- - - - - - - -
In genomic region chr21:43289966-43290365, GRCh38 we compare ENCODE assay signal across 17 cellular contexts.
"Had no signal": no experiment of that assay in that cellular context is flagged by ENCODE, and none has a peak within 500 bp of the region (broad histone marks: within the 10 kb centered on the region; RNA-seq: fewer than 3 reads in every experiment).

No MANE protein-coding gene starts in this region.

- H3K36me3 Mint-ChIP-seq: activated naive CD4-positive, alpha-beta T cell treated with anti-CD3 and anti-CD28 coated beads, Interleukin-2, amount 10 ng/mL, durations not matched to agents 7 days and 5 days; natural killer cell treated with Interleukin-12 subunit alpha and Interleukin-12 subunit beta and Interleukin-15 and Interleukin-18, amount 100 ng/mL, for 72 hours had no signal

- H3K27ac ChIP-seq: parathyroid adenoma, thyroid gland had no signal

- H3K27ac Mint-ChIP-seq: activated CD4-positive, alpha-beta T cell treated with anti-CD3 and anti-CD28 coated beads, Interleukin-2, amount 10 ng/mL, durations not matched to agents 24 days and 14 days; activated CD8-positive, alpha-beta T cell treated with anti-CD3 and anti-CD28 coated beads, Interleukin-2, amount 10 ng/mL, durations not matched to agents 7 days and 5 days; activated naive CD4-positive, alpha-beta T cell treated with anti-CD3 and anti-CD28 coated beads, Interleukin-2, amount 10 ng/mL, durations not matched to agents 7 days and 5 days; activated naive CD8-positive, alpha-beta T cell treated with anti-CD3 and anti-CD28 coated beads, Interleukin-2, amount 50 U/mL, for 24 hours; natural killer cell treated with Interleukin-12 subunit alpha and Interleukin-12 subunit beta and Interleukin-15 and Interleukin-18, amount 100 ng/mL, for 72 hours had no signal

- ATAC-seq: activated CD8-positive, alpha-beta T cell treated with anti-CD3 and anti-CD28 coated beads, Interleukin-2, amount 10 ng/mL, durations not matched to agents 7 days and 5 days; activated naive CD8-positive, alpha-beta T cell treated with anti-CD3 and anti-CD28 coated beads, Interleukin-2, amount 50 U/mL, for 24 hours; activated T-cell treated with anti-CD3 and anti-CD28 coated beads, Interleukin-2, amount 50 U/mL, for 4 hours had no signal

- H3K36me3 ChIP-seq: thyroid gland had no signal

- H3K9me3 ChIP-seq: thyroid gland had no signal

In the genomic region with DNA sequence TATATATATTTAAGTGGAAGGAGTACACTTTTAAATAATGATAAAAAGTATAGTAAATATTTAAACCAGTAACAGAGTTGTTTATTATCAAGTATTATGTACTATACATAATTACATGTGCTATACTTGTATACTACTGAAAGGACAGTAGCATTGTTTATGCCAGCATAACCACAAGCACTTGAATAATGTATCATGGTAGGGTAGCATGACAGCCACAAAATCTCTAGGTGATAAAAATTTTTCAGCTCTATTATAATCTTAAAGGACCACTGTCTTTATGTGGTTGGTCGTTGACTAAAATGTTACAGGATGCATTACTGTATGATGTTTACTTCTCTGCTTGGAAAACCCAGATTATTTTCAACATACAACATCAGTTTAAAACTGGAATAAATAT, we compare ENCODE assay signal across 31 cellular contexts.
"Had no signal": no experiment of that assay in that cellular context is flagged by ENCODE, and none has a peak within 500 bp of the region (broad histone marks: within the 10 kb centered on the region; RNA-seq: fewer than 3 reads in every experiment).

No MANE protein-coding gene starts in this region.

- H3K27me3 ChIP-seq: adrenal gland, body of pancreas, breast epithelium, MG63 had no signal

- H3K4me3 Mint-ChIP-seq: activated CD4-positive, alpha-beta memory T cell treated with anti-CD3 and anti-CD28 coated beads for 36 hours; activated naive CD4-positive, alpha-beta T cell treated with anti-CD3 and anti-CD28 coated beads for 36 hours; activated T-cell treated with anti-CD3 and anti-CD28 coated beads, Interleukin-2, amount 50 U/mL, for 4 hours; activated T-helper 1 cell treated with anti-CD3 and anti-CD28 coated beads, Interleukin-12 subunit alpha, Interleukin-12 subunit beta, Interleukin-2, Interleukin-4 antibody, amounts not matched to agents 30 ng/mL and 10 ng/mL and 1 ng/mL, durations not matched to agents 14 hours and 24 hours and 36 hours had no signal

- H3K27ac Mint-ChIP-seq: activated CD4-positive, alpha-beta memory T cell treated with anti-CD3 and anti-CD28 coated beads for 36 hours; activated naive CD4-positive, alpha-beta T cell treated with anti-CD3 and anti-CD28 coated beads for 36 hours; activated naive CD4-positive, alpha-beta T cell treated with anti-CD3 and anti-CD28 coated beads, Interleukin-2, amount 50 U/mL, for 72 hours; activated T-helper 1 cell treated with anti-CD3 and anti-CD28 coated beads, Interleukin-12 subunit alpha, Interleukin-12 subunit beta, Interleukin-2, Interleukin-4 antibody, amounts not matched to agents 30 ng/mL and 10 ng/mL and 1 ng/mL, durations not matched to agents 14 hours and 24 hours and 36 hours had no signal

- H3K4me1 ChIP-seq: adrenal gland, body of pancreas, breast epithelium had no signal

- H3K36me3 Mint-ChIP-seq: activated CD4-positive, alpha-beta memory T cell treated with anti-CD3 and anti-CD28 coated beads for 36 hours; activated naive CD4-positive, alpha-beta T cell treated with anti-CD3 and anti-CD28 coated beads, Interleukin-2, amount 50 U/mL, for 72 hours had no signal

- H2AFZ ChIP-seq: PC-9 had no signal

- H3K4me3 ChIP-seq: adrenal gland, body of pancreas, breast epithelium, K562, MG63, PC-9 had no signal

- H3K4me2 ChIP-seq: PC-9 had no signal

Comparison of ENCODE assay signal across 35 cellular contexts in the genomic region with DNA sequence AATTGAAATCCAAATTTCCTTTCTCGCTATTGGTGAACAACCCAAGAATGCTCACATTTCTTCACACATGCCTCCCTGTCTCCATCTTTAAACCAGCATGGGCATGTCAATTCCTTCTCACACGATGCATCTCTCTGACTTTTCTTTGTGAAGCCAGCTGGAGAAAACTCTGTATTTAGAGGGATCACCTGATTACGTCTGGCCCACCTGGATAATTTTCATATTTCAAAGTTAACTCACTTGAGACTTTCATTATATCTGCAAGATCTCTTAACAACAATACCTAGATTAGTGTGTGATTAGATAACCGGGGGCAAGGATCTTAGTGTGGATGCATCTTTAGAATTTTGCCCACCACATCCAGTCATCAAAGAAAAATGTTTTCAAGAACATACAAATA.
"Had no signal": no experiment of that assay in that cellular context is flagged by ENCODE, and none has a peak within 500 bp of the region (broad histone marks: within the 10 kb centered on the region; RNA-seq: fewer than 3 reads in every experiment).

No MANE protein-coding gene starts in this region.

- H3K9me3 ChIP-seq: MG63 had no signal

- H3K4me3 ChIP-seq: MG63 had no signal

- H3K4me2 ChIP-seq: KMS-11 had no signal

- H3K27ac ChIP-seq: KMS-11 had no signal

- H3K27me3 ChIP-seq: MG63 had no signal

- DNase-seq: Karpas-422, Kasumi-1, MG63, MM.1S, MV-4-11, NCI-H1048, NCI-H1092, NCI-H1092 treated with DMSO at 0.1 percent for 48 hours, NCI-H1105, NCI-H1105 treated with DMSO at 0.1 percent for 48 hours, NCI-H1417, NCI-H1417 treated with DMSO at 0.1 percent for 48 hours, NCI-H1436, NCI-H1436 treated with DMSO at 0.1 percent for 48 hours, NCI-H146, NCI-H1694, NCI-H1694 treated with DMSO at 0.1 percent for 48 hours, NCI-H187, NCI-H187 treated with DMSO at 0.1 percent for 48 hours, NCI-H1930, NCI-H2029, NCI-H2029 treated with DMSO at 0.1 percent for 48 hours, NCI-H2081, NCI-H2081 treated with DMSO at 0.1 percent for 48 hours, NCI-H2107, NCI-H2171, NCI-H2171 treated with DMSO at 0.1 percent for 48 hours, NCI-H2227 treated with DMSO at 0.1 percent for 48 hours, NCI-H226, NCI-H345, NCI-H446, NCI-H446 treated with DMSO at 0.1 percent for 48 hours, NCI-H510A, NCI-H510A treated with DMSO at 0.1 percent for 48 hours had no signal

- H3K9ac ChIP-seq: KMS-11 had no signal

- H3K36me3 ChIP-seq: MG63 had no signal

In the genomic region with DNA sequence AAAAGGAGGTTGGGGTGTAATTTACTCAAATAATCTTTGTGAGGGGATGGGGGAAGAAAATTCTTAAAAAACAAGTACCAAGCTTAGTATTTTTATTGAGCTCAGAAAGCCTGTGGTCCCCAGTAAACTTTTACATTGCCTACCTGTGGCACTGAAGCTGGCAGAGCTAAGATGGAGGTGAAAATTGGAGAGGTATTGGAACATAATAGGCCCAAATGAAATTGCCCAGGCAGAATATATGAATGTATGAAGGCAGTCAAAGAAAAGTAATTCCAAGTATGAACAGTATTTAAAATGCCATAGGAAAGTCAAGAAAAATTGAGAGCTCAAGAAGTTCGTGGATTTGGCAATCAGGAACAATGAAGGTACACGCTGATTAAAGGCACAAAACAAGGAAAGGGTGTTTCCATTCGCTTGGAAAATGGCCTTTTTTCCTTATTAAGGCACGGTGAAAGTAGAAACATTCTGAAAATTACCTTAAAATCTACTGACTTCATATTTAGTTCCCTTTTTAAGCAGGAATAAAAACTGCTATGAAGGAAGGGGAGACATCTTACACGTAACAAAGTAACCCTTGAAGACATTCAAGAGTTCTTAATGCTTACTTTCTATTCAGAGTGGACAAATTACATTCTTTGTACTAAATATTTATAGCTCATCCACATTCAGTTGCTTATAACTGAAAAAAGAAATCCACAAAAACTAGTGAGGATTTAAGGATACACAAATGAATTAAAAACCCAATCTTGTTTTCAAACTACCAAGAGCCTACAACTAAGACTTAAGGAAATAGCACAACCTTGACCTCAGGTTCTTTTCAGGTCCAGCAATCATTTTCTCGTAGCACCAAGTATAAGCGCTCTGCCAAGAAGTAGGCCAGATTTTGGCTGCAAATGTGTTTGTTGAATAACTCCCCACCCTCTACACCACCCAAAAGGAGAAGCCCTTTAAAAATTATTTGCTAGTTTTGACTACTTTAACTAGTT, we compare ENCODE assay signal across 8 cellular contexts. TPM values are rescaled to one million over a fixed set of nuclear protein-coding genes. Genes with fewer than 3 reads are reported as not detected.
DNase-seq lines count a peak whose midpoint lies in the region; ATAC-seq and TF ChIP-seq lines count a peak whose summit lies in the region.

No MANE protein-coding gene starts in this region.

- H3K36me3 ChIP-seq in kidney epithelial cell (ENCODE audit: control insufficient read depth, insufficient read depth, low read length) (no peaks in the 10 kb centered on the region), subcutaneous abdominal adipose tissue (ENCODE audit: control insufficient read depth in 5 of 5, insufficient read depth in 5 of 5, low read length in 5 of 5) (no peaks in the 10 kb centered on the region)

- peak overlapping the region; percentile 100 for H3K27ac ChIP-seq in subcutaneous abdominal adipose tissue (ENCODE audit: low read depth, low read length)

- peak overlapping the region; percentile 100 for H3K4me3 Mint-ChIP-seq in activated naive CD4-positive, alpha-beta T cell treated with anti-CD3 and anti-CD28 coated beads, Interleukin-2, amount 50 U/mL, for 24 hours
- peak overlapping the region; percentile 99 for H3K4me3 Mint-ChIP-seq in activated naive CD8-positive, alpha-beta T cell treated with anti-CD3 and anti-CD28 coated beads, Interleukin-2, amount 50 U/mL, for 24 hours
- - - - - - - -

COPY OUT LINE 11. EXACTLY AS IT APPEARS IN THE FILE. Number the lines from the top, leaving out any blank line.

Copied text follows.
"Had no signal": no experiment of that assay in that cellular context is flagged by ENCODE, and none has a peak within 500 bp of the region (broad histone marks: within the 10 kb centered on the region; RNA-seq: fewer than 3 reads in every experiment).